What Mladina & Reporter Are Saying This Week: Balkan Borders vs DeSUS

By , 17 Apr 2021, 15:13 PM Politics
What Mladina & Reporter Are Saying This Week: Balkan Borders vs DeSUS Covers from the weeklies' social media

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The covers and editorials from leading weeklies of the Left and Right for the work-week ending Friday, 16 April 2021. All our stories about coronavirus and Slovenia are here

Mladina: Creation of instability in Balkans trap for EU

STA, 16 April 2021 - The left-wing weekly Mladina says in its editorial on Friday that the Balkan border redrawing idea is a trap for the EU set by a coalition of countries trying to gain more power. The weekly hopes that this time, Brussels and EU member states will respond correctly, unlike in the past when they continued to give in to the likes of Hungarian PM Orban.

"Even though it seems that the non-paper about Slovenia's view of the future of Bosnia-Herzegovina still has not been found... everything is clear. Foreign Minister Anže Logar admitted an alliance had emerged between Zagreb, Belgrade and Ljubljana," writes Mladina's editor-in-chief Grega Repovž.

Leaders of the three countries are clearly talking about the future of Bosnia, but without representatives of the country itself, the weekly says, illustrating Croatia's and Serbia's interests in Bosnia-Herzegovina.

"But the bigger picture is more important." Bulgaria, Cyprus and Greece, all Orthodox countries, have also joined the initiative. "And above all Hungary. So what is Ljubljana doing in this company?"

There is a clear plan behind all of this: a way to set up an illiberal European alliance. Hungarian Prime Minister Viktor Orban and the circle he built around himself are laying a trap for the EU by creating the threat of instability in the Balkans.

Mladina speculates under the headline Trap that Russian President Vladimir Putin is likely behind this. "This is an alliance of interests, not of political love." But the interests are not geo-strategic, Putin wants power to put pressure on and destabilise Europe, just like Turkish President Recep Tayyip Erdogan has been doing, using Syria.

However, the EU has not yet come to realise truly how dangerous a politician Slovenia's Prime Minister Janez Janša is. Nobody is truly worried about Slovenia's upcoming EU presidency, they still believe that he can be reckoned with, that he can be controlled. "How willingly do European politicians repeat this mistake!"

But Janša is no longer a lone rider from a small country, he is a part of a bigger game now. Owing to his political debt toward Orban, he will likely be the one through whom the game will be played out in the coming months, a game that can end poorly for the EU.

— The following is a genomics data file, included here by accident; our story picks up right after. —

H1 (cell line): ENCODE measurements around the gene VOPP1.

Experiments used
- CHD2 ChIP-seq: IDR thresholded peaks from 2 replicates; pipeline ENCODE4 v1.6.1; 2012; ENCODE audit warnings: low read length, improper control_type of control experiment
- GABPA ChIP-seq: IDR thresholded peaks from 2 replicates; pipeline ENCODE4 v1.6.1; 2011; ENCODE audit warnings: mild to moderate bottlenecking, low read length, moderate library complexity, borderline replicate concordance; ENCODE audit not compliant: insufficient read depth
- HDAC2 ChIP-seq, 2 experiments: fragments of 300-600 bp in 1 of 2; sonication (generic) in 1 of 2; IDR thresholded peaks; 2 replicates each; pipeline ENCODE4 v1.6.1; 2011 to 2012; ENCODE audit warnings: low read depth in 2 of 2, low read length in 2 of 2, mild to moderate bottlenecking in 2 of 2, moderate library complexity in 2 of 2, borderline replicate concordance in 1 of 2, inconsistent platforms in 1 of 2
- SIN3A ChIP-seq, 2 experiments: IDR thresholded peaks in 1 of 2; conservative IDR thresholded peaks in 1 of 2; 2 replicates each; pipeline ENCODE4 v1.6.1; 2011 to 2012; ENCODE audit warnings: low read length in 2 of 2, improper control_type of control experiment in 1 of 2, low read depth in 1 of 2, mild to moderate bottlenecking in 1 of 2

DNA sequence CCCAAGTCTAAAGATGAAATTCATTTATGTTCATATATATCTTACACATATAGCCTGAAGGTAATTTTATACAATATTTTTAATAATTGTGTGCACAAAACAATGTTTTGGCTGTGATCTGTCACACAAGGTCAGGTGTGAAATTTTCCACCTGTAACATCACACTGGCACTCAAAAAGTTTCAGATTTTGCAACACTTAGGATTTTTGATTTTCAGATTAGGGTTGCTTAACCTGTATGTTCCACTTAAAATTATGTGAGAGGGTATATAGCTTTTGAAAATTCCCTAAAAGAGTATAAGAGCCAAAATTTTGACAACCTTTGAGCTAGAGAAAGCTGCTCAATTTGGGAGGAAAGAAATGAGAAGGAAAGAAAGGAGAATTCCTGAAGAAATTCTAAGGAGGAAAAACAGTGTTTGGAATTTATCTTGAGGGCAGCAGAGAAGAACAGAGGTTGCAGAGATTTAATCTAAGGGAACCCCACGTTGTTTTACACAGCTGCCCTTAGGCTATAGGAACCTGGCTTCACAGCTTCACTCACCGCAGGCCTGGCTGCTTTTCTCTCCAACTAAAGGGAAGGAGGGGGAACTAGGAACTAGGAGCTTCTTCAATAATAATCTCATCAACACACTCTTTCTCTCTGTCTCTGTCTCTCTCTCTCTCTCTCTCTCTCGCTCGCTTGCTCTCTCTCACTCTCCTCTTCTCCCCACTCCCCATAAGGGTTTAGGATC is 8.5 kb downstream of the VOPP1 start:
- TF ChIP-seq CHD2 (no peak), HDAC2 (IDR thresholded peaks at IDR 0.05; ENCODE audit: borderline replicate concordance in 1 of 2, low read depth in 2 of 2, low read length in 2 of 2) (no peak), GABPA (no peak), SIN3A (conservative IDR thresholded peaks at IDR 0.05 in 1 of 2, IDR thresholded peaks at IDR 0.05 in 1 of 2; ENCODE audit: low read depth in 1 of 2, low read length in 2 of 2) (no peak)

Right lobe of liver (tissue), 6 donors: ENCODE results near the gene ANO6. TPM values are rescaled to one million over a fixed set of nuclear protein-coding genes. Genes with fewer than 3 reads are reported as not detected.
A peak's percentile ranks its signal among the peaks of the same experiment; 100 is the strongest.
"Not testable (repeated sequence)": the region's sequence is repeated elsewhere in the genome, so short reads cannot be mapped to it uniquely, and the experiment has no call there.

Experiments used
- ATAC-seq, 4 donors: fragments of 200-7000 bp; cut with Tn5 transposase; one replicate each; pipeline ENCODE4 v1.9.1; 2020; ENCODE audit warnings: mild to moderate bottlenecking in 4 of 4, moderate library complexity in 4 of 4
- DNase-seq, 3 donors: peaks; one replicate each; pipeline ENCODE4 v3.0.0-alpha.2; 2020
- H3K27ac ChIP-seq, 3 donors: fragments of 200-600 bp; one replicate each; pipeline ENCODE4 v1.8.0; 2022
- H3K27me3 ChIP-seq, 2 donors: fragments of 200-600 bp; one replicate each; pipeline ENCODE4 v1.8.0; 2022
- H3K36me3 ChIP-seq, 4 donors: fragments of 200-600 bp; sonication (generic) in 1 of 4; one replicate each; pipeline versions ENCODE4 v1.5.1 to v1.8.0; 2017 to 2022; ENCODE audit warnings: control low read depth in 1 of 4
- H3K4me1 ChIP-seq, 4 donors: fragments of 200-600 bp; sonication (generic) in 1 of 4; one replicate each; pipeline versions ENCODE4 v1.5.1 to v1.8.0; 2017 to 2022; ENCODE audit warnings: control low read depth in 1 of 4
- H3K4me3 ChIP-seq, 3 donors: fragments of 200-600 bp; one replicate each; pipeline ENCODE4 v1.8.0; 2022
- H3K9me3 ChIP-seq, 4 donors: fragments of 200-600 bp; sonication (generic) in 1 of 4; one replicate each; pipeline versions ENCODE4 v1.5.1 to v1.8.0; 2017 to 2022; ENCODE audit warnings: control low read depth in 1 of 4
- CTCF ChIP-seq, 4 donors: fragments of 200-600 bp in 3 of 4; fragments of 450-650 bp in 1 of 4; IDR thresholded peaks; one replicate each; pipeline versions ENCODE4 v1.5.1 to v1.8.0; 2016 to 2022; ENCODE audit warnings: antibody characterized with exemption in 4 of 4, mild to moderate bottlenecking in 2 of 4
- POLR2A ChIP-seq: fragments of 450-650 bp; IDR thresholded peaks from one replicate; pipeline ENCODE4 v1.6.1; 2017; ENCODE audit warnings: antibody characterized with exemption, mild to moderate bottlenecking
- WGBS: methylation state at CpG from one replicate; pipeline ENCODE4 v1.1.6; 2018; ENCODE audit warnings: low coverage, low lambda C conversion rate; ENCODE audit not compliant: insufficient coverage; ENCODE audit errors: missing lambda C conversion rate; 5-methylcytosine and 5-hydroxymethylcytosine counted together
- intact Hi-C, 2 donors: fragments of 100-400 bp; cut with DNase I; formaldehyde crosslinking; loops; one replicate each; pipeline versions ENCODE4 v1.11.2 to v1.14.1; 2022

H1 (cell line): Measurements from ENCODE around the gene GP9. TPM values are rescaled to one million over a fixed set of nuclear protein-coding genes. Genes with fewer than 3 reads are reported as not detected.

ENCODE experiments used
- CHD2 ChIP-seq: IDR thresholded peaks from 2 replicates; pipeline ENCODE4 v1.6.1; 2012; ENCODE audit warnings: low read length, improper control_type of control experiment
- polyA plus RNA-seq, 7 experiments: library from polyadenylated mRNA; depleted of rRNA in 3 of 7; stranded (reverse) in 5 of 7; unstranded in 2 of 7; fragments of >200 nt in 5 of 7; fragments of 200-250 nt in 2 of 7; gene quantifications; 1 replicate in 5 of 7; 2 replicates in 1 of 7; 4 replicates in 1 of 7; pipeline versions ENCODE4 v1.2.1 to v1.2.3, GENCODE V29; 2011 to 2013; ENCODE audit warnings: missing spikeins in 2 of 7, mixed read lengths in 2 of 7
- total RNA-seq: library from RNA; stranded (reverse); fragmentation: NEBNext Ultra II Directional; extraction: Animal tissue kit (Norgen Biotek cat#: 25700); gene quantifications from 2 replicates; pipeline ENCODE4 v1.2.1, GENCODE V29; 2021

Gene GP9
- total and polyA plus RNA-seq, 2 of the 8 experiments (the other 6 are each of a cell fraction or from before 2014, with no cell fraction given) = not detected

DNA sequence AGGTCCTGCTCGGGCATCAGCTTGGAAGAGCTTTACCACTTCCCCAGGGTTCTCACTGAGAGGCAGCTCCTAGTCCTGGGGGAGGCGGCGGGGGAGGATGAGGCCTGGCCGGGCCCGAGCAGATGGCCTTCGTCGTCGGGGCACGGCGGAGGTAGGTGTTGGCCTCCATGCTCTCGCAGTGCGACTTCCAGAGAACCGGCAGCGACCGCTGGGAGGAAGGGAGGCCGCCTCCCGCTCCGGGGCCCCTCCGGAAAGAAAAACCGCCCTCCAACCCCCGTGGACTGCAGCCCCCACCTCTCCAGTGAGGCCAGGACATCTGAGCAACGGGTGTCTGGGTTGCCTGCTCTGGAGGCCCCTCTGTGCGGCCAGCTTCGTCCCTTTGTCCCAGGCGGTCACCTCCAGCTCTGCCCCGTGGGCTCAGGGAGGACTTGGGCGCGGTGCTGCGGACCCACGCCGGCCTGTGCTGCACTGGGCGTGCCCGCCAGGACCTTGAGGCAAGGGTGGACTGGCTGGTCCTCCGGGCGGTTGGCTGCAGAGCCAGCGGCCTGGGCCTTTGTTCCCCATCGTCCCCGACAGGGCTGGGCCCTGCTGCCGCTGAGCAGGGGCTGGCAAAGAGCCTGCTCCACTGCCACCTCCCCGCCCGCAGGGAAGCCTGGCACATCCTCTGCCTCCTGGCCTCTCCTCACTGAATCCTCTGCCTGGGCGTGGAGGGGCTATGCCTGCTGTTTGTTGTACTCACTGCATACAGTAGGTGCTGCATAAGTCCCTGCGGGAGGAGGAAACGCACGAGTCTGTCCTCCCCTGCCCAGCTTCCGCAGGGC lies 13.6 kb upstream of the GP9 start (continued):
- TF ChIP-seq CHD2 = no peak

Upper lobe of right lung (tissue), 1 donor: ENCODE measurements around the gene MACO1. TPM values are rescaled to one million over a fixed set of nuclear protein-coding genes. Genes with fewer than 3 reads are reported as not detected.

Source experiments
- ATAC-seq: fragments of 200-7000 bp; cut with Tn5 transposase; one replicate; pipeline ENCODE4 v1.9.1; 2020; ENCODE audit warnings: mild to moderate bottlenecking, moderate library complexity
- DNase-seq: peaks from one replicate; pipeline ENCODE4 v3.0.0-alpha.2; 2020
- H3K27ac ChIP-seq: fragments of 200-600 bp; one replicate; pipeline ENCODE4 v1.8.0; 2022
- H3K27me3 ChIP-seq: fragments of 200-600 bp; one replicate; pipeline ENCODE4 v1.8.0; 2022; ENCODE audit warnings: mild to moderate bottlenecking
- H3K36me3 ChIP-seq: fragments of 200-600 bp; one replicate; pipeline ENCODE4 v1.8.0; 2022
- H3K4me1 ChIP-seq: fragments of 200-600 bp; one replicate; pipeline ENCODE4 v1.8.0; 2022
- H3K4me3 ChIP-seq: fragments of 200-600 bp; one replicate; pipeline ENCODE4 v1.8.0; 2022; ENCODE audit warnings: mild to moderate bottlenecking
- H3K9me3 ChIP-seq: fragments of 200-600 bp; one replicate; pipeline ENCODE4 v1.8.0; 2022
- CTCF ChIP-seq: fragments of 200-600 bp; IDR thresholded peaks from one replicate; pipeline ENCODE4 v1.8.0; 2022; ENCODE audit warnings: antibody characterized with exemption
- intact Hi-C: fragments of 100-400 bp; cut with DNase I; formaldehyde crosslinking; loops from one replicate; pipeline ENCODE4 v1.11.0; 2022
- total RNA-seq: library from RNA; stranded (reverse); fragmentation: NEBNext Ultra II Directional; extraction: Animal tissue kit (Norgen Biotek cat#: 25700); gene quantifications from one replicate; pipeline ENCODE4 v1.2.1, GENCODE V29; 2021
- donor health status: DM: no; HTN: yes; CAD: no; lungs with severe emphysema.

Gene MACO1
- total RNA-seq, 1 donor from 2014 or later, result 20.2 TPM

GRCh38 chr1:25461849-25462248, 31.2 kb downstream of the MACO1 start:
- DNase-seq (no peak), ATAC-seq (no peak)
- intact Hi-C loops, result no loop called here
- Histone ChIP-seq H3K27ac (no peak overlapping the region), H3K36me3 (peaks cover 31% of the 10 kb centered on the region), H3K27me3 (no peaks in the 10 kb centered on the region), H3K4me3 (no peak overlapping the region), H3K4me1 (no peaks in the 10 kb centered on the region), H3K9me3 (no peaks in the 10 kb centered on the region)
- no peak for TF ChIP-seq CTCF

In the past, the EU has bought peace from such problems and politicians with money, only allowing them to grow stronger. Now, they are using Bosnia-Herzegovina to lay a trap for the EU, not to destroy it but to benefit from it - to get money and have peace while they undermine democracy in their countries. Bosnia is only a victim in this game.

The weekly hopes that this creation of instability in the Balkans will be a wake-up call for Europe.

"They should think back to what Erdogan did to European Commission President Ursula von der Leyen when she visited last week. He did it because he could. Next time such a demonstration of power can happen to her in Europe," the paper says in reference to a situation when von der Leyen was left without a chair in a meeting.

Reporter: DeSUS Has Nothing to Offer Rebel MPs

STA, 12 April - The right-wing magazine Reporter reflects on the latest row between the leadership of the Pensioners' Party (DeSUS) and its rebel MPs, finding the party has nothing left to offer to the MPs.

Under the headline Fight, the weekly says Franc Jurša, the head of the DeSUS deputy faction, is right in a way when he says he does not deserve to be spanked with a stick after interim party leader Brigita Čokl raised her voice against misbehaving MPs.

"His and the conduct of other DeSUS MPs [...] is not mischievous. The mature men know well what they are doing and are not ignoring the party or making it problems out of mischief [...].

"The party has got nothing left to offer to the trio who are determined to survive the remaining year and a few months in parliament and then leave active politics. Voting along the opposition's lines could lead to a snap election, something DeSUS MPs are not ready for as they are not planning to retire before 2022."

The paper goes on to say that the ruling coalition too is trying to discipline DeSUS MPs, noting that Jurša has been accused of 'betraying' the coalition in its attempt to replace Igor Zorčič with Jožef Horvat as the National Assembly speaker, allegedly because Jurša and Horvat dislike each other.

"Consequently there appeared a bizarre allegation that Igor Zorčič would come to put DeSUS in order and take over the party. Why would a politician who quit one dying party, defect to another is not clear to anyone, not least to Zorčič."

The paper does not know how seriously Jurša took the story about Zorčič's arrival, but does know that Jožef Horvat did take the rumour of the dislike between him and Jurša seriously enough to tell several media last week that him and Jurša are not at odds. "And I also get along well with Hungarian MP Ferenc Horvath, Horvat underscored although he was not even asked about that."

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